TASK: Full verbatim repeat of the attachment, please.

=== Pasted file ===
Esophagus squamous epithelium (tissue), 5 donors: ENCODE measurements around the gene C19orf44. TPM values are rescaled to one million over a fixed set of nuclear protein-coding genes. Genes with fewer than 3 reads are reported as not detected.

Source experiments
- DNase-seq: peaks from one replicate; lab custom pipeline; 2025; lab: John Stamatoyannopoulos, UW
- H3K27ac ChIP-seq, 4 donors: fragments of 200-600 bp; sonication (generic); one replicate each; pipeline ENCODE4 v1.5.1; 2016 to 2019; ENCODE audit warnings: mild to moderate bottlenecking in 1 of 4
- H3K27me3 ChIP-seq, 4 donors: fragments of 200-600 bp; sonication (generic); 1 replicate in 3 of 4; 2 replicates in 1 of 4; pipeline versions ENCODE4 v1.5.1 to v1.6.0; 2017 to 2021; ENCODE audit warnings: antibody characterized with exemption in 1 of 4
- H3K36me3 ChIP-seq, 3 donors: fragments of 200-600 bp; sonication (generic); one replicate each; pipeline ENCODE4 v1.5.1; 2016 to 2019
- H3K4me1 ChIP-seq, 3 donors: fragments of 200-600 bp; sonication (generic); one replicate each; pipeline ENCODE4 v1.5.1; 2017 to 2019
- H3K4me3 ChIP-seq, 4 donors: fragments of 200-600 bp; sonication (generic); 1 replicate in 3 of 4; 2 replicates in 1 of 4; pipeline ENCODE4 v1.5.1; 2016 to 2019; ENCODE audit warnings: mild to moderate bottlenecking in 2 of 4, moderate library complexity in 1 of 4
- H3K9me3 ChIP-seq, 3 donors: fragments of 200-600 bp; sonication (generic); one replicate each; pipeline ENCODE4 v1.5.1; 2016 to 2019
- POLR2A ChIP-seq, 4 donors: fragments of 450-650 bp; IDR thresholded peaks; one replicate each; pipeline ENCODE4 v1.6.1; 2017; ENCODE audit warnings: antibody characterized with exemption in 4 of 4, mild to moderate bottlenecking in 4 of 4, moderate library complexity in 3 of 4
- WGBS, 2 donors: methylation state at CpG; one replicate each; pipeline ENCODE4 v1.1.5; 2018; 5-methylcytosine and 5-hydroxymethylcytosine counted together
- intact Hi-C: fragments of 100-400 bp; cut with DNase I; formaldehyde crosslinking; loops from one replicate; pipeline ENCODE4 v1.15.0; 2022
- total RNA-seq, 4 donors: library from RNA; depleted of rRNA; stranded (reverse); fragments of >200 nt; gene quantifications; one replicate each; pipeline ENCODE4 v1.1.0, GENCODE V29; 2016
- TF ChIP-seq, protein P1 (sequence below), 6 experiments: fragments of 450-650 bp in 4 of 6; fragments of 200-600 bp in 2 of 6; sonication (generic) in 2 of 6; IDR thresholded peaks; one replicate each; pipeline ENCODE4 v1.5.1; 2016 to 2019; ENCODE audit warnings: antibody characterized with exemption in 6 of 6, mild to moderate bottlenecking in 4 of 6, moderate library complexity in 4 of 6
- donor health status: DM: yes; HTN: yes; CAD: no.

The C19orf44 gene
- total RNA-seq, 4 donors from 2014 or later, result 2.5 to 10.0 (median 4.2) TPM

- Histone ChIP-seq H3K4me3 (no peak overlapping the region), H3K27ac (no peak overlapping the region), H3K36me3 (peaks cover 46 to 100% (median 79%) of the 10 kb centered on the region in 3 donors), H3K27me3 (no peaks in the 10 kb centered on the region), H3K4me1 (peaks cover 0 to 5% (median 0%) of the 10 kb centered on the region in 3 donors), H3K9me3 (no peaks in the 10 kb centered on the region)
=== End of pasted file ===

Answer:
Esophagus squamous epithelium (tissue), 5 donors: ENCODE measurements around the gene C19orf44. TPM values are rescaled to one million over a fixed set of nuclear protein-coding genes. Genes with fewer than 3 reads are reported as not detected.

Source experiments
- DNase-seq: peaks from one replicate; lab custom pipeline; 2025; lab: John Stamatoyannopoulos, UW
- H3K27ac ChIP-seq, 4 donors: fragments of 200-600 bp; sonication (generic); one replicate each; pipeline ENCODE4 v1.5.1; 2016 to 2019; ENCODE audit warnings: mild to moderate bottlenecking in 1 of 4
- H3K27me3 ChIP-seq, 4 donors: fragments of 200-600 bp; sonication (generic); 1 replicate in 3 of 4; 2 replicates in 1 of 4; pipeline versions ENCODE4 v1.5.1 to v1.6.0; 2017 to 2021; ENCODE audit warnings: antibody characterized with exemption in 1 of 4
- H3K36me3 ChIP-seq, 3 donors: fragments of 200-600 bp; sonication (generic); one replicate each; pipeline ENCODE4 v1.5.1; 2016 to 2019
- H3K4me1 ChIP-seq, 3 donors: fragments of 200-600 bp; sonication (generic); one replicate each; pipeline ENCODE4 v1.5.1; 2017 to 2019
- H3K4me3 ChIP-seq, 4 donors: fragments of 200-600 bp; sonication (generic); 1 replicate in 3 of 4; 2 replicates in 1 of 4; pipeline ENCODE4 v1.5.1; 2016 to 2019; ENCODE audit warnings: mild to moderate bottlenecking in 2 of 4, moderate library complexity in 1 of 4
- H3K9me3 ChIP-seq, 3 donors: fragments of 200-600 bp; sonication (generic); one replicate each; pipeline ENCODE4 v1.5.1; 2016 to 2019
- POLR2A ChIP-seq, 4 donors: fragments of 450-650 bp; IDR thresholded peaks; one replicate each; pipeline ENCODE4 v1.6.1; 2017; ENCODE audit warnings: antibody characterized with exemption in 4 of 4, mild to moderate bottlenecking in 4 of 4, moderate library complexity in 3 of 4
- WGBS, 2 donors: methylation state at CpG; one replicate each; pipeline ENCODE4 v1.1.5; 2018; 5-methylcytosine and 5-hydroxymethylcytosine counted together
- intact Hi-C: fragments of 100-400 bp; cut with DNase I; formaldehyde crosslinking; loops from one replicate; pipeline ENCODE4 v1.15.0; 2022
- total RNA-seq, 4 donors: library from RNA; depleted of rRNA; stranded (reverse); fragments of >200 nt; gene quantifications; one replicate each; pipeline ENCODE4 v1.1.0, GENCODE V29; 2016
- TF ChIP-seq, protein P1 (sequence below), 6 experiments: fragments of 450-650 bp in 4 of 6; fragments of 200-600 bp in 2 of 6; sonication (generic) in 2 of 6; IDR thresholded peaks; one replicate each; pipeline ENCODE4 v1.5.1; 2016 to 2019; ENCODE audit warnings: antibody characterized with exemption in 6 of 6, mild to moderate bottlenecking in 4 of 6, moderate library complexity in 4 of 6
- donor health status: DM: yes; HTN: yes; CAD: no.

The C19orf44 gene
- total RNA-seq, 4 donors from 2014 or later, result 2.5 to 10.0 (median 4.2) TPM

- Histone ChIP-seq H3K4me3 (no peak overlapping the region), H3K27ac (no peak overlapping the region), H3K36me3 (peaks cover 46 to 100% (median 79%) of the 10 kb centered on the region in 3 donors), H3K27me3 (no peaks in the 10 kb centered on the region), H3K4me1 (peaks cover 0 to 5% (median 0%) of the 10 kb centered on the region in 3 donors), H3K9me3 (no peaks in the 10 kb centered on the region)